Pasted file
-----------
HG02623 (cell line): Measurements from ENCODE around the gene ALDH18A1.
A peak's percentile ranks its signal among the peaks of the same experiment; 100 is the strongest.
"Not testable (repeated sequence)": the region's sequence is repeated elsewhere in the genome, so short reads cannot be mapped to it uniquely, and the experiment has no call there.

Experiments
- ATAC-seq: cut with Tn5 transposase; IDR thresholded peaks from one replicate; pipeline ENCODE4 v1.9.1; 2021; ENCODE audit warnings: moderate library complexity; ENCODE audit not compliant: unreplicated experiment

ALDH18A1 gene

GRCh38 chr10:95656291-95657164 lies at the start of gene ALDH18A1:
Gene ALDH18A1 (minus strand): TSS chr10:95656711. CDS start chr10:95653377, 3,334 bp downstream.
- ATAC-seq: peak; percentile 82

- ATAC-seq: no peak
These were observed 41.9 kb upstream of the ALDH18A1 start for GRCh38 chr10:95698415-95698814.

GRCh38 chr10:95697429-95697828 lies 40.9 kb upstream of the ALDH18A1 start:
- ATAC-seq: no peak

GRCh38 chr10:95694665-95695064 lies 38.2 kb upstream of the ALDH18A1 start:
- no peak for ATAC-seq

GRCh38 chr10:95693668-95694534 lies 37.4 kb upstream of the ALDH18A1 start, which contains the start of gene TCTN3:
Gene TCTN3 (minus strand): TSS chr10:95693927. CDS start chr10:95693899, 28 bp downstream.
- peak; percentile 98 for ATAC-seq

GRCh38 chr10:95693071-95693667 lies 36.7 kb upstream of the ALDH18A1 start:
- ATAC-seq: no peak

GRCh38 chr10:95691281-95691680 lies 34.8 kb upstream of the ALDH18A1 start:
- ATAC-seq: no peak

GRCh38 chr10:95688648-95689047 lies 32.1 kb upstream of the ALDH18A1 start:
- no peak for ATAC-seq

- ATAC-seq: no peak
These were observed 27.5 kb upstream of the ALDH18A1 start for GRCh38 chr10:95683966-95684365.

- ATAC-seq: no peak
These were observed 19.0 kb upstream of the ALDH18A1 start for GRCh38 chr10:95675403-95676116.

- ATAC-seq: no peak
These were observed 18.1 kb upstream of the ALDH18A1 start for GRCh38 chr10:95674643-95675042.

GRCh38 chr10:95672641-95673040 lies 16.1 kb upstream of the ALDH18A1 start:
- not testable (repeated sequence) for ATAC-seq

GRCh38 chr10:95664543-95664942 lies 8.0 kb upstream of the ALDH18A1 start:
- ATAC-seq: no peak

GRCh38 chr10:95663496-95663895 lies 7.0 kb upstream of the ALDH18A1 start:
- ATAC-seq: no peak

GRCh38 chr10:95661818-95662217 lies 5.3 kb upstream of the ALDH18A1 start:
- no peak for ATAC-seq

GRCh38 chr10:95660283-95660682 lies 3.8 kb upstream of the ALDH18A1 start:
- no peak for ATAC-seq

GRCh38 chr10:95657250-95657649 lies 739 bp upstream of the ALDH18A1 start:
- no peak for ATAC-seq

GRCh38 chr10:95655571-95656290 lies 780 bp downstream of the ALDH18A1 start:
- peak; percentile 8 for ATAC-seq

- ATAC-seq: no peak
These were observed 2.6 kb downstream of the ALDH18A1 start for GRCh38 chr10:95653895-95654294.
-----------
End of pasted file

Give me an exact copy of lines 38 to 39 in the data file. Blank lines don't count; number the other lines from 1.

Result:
- no peak for ATAC-seq

GRCh38 chr10:95660283-95660682 lies 3.8 kb upstream of the ALDH18A1 start: